The Rivers Are Inside Our Homes

The Rivers Are Inside Our Homes

by Victoria María Castells
The Rivers Are Inside Our Homes

The Rivers Are Inside Our Homes

by Victoria María Castells


    Qualifies for Free Shipping
    Check Availability at Nearby Stores

Related collections and offers


The Rivers Are Inside Our Homes handles themes of loss and exile, aging generations, fable and fairy tale, marriage and hurt, with the island of Cuba at its heart.

These incandescent poems by Cuban American poet Victoria María Castells explore how we can salvage our notion of paradise in an overspent Eden. In thwarted homes located in Havana and Miami, Rapunzel and her prince, persecuted nymphs, Morgause, and Bluebeard’s wife speak to us directly, all in need of returning to safety. Confronting machismo, illness, heartbreak, and isolation, the poems depict how women are at the mercy of men, either husband or oligarch. Yet all generations of Cubans are bombarded with this need to return or to leave, to have both, to have neither.

Meanwhile, hurricane seasons add further instability to shelter and family, growing fiercer every year. Exile and displacement are accepted as permanent conditions. Latin America will mirror Cuba’s violent struggles as conquered land and despotic object. From the colonial desecrations to fraught revolutionary aftermath, the search for home is lyrically charted by this contradictory land of suffering and dreams. Through these poems, dictators, grandmothers, mythical characters, and buccaneers are given voices of equal strength, challenging what constitutes truth under a prism of fantasy and desire.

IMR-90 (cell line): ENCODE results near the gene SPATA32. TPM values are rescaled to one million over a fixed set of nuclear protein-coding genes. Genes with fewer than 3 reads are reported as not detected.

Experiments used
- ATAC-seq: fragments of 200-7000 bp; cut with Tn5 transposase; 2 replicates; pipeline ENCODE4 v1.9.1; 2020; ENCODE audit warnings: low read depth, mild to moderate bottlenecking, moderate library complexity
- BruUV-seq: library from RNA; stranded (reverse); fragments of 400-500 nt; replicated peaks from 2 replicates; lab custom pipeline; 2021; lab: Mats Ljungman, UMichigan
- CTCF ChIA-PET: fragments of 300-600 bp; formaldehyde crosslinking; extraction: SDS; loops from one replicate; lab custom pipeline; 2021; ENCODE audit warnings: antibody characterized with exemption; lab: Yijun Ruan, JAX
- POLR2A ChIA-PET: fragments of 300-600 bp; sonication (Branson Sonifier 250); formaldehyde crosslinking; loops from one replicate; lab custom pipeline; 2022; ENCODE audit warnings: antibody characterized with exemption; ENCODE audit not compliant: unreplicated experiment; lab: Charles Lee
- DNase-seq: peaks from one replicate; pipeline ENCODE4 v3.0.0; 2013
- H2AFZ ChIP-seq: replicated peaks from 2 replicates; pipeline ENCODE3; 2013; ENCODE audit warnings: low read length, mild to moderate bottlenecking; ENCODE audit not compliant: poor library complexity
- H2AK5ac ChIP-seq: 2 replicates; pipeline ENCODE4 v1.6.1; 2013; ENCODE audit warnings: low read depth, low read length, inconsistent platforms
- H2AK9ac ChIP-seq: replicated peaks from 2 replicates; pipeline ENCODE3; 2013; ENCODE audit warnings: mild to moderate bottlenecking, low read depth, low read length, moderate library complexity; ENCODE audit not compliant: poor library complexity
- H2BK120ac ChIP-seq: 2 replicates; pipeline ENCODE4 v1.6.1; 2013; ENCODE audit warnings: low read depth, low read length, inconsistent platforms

Product Details

ISBN-13: 9780268205676
Publisher: University of Notre Dame Press
Publication date: 08/01/2023
Series: Notre Dame Review Book Prize
Pages: 102
Product dimensions: 6.00(w) x 9.00(h) x 0.21(d)

About the Author

Victoria María Castells is a creative writing teacher in Miami, Florida. Her poems have appeared in Reservoir, The Journal, Quarter After Eight, Notre Dame Review, and other literary journals.

Read an Excerpt

Wishing Game

There were two women in the garden

and between them, ponds opened up

wide enough to hide both for a time.

They ran and ran far away as long

as they could, though paradise

was a map for runaway wives

and you’d soon end up back

again to the original point.

Swimming was the same.

They were moody, scrubbed harder

and weeping between hiding places;

as well as that the man pursued

them and sprang them out from

under hemlock and water.

I have been gifted with choice, he said,

the mother of all beings, to replace

the dirt that does not talk to me.

And he declared pure one hand

pulled out of pond, a leg and a

bit of face and length of hair,

and so she was chosen and thus birthed us,

humanity spilling out like angelic desire—

Trees ran and twisted from the earth. Fruit sprung like stars.


the women sought out the seraphim

to join together their grouped wings

as shelter, rustle in silence underneath

the foaming sun, newly formed scales

to glisten under fountain and sweetness

of water, hiding their long necks with